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Biden adviser Gene Sperling sees U.S. hope and resilience despite shrinking economy

MARY LOUISE KELLY, HOST:

Let's shift from climate change to the broader economy and another matter that's front and center for the country. Are we in a recession? Also, does it matter, by which I mean, does it matter whether technically the country is in a recession or not when people are definitively feeling the pinch from inflation and everything from food to transportation to rent costing more? Let's bring in senior adviser to President Biden Gene Sperling. He joins me now from the White House. Mr. Sperling, welcome back to ALL THINGS CONSIDERED.

GENE SPERLING: Well, thanks for having me.

KELLY: All right. Help us parse today's news. As you know, new GDP numbers are out today. The U.S. economy shrank in the last three months. This is the second consecutive quarter it has shrunk, which is often considered a recession. So is that where we are?

SPERLING: No, it's definitely not where we are. What we saw today was that the red-hot growth we saw in 2021 is cooling, as you'd expect with the actions by the Federal Reserve. But what we've also seen these last few months is very solid job growth, very low unemployment and a consumer that's still spending and still has probably a little more in their bank account than they did a year ago. And so, yes, we're an economy that is being affected by the global challenges on inflation, but we're also seeing the signs of resilience, of jobs still being created, of unemployment that's still low and, finally, a little relief with gas prices having fallen.

KELLY: So you're pointing to job growth, which is obviously a factor. Republicans - Mitch McConnell, for example, top Republican in the Senate, says Democrats are trying to redefine what a recession is. He says Democrats should focus on improving the economy for working families instead of - and I'll quote him - "telling people things aren't as bad as they look or feel." Does he have a point?

SPERLING: Well, I will tell you what I've always said. It's that every person is the world's greatest expert of how they're doing. If a person is hurting, even if they have a job, even if they've gotten a raise, if they're hurting because of higher prices at the gas pump or at the grocery line, they're the authority. And, yes, there's a lot of people in that situation. But the question being asked...

KELLY: Or the housing market. Forgive me for jumping in. Just...

SPERLING: Yeah.

KELLY: But we're speaking in the abstract. And I want to make it specific in the time that we have. We had on the program yesterday a number of Americans trying to buy a house and saying, you know, prices are going up. Interest rates are going up. It's getting harder. I want to let you listen to one woman we spoke to and respond. This is Mackenzie Bathgate of Lansdale, Pa.

MACKENZIE BATHGATE: We just want to have a family and a yard and be able to have a beer on our deck at the end of the day. And I feel like the American dream isn't attainable anymore.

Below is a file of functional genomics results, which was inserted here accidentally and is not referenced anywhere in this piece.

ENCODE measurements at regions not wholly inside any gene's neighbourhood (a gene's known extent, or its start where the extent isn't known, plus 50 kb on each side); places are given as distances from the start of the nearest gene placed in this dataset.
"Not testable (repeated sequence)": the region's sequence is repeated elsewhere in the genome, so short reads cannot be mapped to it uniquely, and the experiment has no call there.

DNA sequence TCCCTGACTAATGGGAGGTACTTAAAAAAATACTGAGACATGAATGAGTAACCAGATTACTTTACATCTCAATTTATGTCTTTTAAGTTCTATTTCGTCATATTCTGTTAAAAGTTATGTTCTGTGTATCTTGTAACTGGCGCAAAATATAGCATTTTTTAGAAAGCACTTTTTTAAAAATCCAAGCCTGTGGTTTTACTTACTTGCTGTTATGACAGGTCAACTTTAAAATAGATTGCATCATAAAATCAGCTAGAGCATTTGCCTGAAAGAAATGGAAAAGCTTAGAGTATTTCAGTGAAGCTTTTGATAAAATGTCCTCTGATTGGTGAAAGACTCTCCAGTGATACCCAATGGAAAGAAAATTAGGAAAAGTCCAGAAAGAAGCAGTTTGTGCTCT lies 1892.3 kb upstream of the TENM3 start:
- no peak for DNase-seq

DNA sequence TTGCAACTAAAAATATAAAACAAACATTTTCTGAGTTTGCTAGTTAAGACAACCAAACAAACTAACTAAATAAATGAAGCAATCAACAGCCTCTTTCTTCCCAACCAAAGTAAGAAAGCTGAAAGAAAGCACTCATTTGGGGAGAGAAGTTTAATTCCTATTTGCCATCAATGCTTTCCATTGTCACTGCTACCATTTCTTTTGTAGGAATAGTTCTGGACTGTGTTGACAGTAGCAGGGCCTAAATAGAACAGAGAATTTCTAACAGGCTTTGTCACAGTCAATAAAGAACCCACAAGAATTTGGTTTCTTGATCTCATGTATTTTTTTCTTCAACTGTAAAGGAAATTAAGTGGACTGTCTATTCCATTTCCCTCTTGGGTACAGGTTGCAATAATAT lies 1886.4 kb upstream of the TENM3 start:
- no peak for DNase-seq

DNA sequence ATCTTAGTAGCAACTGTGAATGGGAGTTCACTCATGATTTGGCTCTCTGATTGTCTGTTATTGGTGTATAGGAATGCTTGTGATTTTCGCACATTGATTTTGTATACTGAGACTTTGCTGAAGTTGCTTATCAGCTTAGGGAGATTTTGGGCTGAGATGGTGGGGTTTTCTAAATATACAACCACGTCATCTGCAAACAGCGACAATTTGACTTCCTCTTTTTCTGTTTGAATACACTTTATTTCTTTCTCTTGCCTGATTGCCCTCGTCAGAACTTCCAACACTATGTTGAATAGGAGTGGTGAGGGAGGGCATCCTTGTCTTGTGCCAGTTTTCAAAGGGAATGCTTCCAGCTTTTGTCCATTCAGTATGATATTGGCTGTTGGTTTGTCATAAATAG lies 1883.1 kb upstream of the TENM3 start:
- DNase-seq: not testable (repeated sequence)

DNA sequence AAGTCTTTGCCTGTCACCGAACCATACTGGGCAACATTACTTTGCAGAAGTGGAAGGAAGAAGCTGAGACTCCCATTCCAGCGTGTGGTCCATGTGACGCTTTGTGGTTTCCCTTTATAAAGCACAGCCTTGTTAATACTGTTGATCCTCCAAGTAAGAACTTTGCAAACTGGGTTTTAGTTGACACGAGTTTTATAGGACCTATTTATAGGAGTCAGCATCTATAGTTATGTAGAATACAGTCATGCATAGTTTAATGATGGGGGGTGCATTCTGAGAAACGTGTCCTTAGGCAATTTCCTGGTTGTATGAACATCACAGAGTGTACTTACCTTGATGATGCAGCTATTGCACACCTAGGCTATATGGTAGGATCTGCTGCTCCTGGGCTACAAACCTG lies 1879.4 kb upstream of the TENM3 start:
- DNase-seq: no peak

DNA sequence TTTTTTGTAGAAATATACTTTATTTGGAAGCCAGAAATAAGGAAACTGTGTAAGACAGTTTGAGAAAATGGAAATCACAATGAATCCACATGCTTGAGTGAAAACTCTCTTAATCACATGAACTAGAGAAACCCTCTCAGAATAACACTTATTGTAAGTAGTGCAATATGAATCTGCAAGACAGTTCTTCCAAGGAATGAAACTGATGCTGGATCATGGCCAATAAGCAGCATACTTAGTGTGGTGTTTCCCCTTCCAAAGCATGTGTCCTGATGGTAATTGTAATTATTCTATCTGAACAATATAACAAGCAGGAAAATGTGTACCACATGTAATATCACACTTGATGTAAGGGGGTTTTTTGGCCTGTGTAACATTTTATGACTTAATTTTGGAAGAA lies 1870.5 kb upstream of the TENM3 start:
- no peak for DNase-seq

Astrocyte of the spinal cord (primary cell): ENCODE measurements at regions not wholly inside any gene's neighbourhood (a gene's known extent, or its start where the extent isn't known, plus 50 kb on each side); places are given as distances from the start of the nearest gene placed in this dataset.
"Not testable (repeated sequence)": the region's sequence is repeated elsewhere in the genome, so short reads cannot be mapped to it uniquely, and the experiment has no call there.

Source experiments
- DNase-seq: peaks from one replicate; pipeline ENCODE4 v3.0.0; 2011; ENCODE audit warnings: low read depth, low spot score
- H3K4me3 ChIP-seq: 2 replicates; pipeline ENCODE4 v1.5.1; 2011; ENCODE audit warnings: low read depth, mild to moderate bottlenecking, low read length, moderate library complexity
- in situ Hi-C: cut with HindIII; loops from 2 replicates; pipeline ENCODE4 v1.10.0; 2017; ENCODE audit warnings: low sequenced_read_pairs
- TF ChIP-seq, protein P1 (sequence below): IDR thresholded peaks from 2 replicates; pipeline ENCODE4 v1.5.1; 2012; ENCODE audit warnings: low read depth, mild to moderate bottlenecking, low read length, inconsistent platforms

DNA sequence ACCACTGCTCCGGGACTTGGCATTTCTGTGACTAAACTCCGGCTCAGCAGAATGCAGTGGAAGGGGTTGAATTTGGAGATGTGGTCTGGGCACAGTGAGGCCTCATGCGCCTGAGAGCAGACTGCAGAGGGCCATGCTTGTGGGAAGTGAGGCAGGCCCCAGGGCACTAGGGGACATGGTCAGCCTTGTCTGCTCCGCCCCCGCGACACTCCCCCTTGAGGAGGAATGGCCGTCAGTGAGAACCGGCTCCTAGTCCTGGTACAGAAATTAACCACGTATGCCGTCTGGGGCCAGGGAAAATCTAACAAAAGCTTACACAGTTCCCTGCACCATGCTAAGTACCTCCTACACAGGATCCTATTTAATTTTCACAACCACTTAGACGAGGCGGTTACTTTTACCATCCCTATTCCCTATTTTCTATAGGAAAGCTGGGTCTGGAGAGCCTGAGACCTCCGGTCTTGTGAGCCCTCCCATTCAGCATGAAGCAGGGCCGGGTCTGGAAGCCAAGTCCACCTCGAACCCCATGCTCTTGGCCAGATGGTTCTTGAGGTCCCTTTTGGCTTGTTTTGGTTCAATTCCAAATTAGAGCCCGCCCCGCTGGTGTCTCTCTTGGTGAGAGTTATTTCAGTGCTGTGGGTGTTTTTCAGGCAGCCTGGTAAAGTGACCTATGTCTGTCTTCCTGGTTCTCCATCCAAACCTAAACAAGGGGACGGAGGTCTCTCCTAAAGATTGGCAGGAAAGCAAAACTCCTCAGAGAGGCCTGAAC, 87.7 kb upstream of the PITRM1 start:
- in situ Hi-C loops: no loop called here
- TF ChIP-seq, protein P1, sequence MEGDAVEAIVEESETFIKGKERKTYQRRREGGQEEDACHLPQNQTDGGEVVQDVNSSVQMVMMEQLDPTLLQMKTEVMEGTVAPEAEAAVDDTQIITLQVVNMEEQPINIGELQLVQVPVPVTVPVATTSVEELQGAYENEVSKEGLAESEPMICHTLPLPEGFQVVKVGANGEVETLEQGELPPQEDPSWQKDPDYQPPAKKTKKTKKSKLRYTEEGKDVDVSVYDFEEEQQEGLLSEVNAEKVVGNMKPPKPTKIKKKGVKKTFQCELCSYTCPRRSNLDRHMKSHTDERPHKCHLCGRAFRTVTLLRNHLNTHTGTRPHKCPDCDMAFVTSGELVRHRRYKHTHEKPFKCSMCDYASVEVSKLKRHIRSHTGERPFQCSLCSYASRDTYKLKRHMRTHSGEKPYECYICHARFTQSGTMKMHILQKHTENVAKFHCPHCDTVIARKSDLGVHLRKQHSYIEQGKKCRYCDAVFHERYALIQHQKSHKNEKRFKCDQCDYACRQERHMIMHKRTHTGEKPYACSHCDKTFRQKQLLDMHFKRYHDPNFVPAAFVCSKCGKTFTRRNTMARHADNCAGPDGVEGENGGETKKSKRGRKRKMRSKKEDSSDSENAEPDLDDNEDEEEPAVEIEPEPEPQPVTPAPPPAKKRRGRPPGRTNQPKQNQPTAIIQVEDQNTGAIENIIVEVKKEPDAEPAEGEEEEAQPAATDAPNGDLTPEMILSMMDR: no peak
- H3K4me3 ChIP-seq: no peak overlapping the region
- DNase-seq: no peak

KELLY: The American dream isn't attainable anymore. What do you say to Miss Bathgate?

SPERLING: Well, I think the issue with housing prices is always complex because when they go up, it helps create more equity and security for those who own homes. And it can make it difficult for those trying to be a first-time homeowner. But I do want to say that Federal Reserve Chairman Powell himself said yesterday that what we're seeing right now, because of the strong job growth, is inconsistent with any definition of a recession.

KELLY: Chairman Powell also nodded to how tricky it is to try to calm the economy - the red-hot economy, as you call it - without sending it into a tailspin. How do you think about navigating that?

SPERLING: No, I mean, that's the goal. Economists call it a soft landing, but what that really means is you want to be able to make that transition to a more stable growth with lower prices without having a downturn. And you certainly don't want people to become more negative than they should be. So the fact is that many of the things in the American Rescue Plan mean that state and local governments are still doing pretty well.

KELLY: Say the economy were to dip into recession, or say we avoid one. Who's responsible? It's - the buck stops. Where does the buck stop? Question - is this on the Fed? Is this on Congress? Ultimately, is this President Biden's economy?

SPERLING: Look. It's a tough time for governments everywhere to be dealing with the lingering impacts of pandemics, the aftershock. But all of us have the responsibility to do everything we can to help working families with the No. 1 issue that's hurting them, which is higher prices due to this global inflation.

KELLY: Gene Sperling. He's senior adviser to President Biden on the line with us there from the White House. Mr. Sperling, thank you.

SPERLING: Thank you so much. Transcript provided by NPR, Copyright NPR.

Mary Louise Kelly is a co-host of All Things Considered, NPR's award-winning afternoon newsmagazine.
Justine Kenin
Justine Kenin is an editor on All Things Considered. She joined NPR in 1999 as an intern. Nothing makes her happier than getting a book in the right reader's hands – most especially her own.